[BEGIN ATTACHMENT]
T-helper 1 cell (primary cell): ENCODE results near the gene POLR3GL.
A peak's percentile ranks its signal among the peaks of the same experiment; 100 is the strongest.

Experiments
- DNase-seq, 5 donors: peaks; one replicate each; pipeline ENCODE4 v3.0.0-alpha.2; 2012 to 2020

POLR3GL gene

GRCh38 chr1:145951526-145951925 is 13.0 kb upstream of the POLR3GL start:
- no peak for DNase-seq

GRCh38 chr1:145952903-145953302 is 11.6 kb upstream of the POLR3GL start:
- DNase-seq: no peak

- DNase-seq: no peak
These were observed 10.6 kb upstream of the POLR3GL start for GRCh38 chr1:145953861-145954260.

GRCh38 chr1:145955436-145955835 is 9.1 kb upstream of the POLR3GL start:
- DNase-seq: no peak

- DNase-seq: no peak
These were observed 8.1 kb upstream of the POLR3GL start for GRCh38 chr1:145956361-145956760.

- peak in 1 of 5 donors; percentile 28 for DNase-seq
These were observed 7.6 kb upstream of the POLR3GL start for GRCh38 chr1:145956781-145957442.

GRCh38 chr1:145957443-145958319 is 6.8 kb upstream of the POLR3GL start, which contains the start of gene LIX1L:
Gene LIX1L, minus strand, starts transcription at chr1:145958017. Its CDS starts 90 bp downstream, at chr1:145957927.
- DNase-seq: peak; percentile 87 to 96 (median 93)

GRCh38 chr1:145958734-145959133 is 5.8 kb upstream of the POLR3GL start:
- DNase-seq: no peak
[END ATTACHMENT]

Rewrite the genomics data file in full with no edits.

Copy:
T-helper 1 cell (primary cell): ENCODE results near the gene POLR3GL.
A peak's percentile ranks its signal among the peaks of the same experiment; 100 is the strongest.

Experiments
- DNase-seq, 5 donors: peaks; one replicate each; pipeline ENCODE4 v3.0.0-alpha.2; 2012 to 2020

POLR3GL gene

GRCh38 chr1:145951526-145951925 is 13.0 kb upstream of the POLR3GL start:
- no peak for DNase-seq

GRCh38 chr1:145952903-145953302 is 11.6 kb upstream of the POLR3GL start:
- DNase-seq: no peak

- DNase-seq: no peak
These were observed 10.6 kb upstream of the POLR3GL start for GRCh38 chr1:145953861-145954260.

GRCh38 chr1:145955436-145955835 is 9.1 kb upstream of the POLR3GL start:
- DNase-seq: no peak

- DNase-seq: no peak
These were observed 8.1 kb upstream of the POLR3GL start for GRCh38 chr1:145956361-145956760.

- peak in 1 of 5 donors; percentile 28 for DNase-seq
These were observed 7.6 kb upstream of the POLR3GL start for GRCh38 chr1:145956781-145957442.

GRCh38 chr1:145957443-145958319 is 6.8 kb upstream of the POLR3GL start, which contains the start of gene LIX1L:
Gene LIX1L, minus strand, starts transcription at chr1:145958017. Its CDS starts 90 bp downstream, at chr1:145957927.
- DNase-seq: peak; percentile 87 to 96 (median 93)

GRCh38 chr1:145958734-145959133 is 5.8 kb upstream of the POLR3GL start:
- DNase-seq: no peak